Former Black Sabbath frontman and overall heavy metal icon Ozzy Osbourne took time to address his ailing health this week, revealing that he's been diagnosed with Parkinson's disease following serious injuries sustained during a fall that happened over a year ago. Appearing on ABC's Good Morning America, Osbourne and his wife Sharon, who is also his manager, shared intimate details about the health scare that has largely affected his career and the entire family on the whole.
"It's been terribly challenging for us all. I did my last show New Year's Eve at The Forum… Then I had a bad fall. I had to have surgery on my neck, which screwed all my nerves," Osbourne shared with Robin Roberts, adding that the accident occurred shortly after his last public concert in Los Angeles in 2018. Fans initially had cause for concern when the 71-year-old was hospitalized for complications stemming from the flu last February, but it's unclear if he had been diagnosed with Parkinson's disease at the time. Osbourne recently postponed his latest tour until October 2020, telling fans in the announcement, "I can't wait to get off my a-- and get going again, but you're just going to have to be a bit more patient… I want to be 100 percent ready to come out and knock your f------ socks off."
During this week's GMA interview, Sharon clarified that her husband has stage 2 Parkinson's disease — and like all other forms of this neurodegenerative disease, routine movements and functioning becomes greatly impaired over time. "There's so many different types of Parkinson's — it's not a death sentence by any stretch of the imagination, but it does affect certain nerves in your body," Sharon said. "And it's, it's like you have a good day, a good day, and then a really bad day." The bonafide rockstar has relied heavily on support from his family for a majority of the last year, including from his children. Osbourne's son Jack, who was previously been diagnosed with multiple sclerosis in 2012, has reportedly tried to help his father understand the intricacies of Parkinson's disease amid many visits to specialists over the last year, according to People.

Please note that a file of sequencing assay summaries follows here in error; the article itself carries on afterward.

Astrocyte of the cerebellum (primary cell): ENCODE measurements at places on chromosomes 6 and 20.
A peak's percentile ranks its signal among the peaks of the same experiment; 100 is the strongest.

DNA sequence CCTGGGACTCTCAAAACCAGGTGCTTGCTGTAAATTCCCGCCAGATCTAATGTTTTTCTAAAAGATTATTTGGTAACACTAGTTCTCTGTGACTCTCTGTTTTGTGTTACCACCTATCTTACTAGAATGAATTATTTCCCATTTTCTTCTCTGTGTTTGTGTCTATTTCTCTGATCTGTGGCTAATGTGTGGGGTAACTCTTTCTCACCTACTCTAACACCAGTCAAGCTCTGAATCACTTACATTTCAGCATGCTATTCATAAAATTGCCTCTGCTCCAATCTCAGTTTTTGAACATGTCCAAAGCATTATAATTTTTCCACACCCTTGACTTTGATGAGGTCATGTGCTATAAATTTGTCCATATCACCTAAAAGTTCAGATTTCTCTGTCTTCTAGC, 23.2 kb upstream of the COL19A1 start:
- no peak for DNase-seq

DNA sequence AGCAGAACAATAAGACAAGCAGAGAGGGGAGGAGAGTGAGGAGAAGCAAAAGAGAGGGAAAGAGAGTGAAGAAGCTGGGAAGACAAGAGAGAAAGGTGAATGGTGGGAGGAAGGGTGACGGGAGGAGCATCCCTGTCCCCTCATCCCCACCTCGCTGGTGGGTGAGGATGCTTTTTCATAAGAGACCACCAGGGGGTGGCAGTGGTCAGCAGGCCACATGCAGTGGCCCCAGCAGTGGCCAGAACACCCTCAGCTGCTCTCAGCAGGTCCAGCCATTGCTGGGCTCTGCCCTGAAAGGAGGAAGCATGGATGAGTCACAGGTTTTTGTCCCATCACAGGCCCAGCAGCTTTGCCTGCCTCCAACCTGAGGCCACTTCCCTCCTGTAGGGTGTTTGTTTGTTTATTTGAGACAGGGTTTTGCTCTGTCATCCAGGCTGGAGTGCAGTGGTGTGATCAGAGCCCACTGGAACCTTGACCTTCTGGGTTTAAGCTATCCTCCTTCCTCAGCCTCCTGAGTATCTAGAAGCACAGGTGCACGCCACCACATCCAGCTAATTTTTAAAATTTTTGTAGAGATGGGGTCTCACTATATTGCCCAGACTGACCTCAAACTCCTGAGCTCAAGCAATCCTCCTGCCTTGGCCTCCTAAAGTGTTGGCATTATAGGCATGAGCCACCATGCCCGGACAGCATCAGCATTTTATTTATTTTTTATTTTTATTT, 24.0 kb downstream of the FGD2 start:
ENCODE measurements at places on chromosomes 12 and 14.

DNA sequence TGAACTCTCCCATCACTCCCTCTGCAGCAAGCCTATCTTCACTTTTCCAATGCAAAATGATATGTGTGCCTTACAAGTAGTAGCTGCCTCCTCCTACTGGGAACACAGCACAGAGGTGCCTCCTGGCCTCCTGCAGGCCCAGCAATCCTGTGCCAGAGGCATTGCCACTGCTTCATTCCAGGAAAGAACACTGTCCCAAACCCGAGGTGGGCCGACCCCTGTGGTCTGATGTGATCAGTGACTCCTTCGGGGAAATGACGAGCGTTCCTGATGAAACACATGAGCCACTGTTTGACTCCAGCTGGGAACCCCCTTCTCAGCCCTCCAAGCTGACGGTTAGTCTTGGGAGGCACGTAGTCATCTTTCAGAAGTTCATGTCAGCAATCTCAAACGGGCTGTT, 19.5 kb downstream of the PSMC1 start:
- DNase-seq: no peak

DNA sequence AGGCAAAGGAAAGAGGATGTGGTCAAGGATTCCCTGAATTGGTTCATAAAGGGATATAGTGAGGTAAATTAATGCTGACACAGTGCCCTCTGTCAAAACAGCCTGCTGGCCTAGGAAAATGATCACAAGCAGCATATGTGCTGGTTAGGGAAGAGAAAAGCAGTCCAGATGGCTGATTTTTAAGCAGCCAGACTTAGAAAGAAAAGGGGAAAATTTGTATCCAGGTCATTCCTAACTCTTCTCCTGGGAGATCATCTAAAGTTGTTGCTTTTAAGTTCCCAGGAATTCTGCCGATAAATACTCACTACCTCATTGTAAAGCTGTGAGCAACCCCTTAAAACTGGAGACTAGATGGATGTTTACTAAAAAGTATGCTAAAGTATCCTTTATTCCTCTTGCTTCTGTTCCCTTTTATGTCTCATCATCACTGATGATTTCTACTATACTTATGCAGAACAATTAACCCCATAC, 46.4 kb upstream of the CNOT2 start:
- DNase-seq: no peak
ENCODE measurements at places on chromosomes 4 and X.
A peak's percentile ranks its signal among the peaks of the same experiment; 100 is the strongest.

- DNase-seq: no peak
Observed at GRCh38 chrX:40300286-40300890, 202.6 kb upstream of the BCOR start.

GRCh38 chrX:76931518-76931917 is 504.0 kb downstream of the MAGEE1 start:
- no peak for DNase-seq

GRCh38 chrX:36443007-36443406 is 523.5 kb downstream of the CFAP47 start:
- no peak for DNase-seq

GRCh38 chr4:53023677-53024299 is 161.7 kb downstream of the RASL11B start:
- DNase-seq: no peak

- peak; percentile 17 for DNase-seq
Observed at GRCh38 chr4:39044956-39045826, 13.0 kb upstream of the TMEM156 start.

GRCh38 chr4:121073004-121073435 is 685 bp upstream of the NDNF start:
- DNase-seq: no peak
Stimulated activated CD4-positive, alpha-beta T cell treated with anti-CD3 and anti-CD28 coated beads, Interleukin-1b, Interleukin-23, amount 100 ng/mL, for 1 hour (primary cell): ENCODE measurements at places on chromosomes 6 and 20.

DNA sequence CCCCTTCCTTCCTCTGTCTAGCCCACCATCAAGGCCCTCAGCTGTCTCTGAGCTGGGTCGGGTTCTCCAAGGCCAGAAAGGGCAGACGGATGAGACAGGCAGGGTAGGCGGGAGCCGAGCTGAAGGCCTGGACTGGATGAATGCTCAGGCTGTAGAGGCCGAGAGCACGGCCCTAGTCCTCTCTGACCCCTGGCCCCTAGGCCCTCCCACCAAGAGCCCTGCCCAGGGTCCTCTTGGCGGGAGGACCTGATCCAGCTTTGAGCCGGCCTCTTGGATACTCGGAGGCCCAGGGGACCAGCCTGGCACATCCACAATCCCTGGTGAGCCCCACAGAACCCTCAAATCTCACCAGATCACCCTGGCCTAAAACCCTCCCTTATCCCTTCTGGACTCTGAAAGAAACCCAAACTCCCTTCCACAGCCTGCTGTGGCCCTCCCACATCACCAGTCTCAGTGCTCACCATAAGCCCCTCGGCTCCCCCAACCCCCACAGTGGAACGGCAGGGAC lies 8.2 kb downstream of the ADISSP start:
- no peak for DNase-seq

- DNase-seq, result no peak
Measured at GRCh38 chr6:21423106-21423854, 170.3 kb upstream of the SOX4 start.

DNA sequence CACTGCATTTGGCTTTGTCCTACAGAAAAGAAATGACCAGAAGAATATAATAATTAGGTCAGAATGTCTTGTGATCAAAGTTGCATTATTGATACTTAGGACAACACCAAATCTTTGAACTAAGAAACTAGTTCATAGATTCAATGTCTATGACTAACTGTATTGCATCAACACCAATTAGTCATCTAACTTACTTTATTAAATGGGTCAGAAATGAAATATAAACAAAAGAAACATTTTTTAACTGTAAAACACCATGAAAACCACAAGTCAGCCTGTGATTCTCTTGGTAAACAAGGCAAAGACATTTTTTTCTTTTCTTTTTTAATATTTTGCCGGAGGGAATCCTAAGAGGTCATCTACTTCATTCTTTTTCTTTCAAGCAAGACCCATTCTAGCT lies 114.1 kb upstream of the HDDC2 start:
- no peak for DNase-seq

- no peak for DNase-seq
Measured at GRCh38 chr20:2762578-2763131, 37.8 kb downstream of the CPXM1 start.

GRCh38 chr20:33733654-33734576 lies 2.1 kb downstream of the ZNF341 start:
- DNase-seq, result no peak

While the family confirmed that Ozzy has undergone extensive treatment over the last year, Sharon revealed that Ozzy will have to travel abroad to receive additional help in Switzerland, adding that they've "got all the answers we can get here." Believe it or not, Osbourne wouldn't be the first to leave the United States for new treatment — health experts say there are some drugs available abroad that aren't available in the U.S. just yet.
We're reviewing some ways that this disorder is treated below, including new ways that those living with Parkinson's disease can be treated in the long run.
What is Parkinson's disease?
Parkinson's disease is an incurable disorder that gradually affects the body's nervous system and your ability to move and communicate on a daily basis. Symptoms begin to reveal themselves as the nerve cells, also known as neurons, in your brain begin to decline or die altogether. "Parkinson's disease is the second most-common neurodegenerative disease after Alzheimer's disease," says Junaid Siddiqui, MD, a neurology specialist in the University of Missouri Health Care system. Currently, medical experts are unable to pinpoint a single source of Parkinson's disease — but clinical research suggests that, more often than not, Parkinson's disease is passed on via genes and genetic mutations.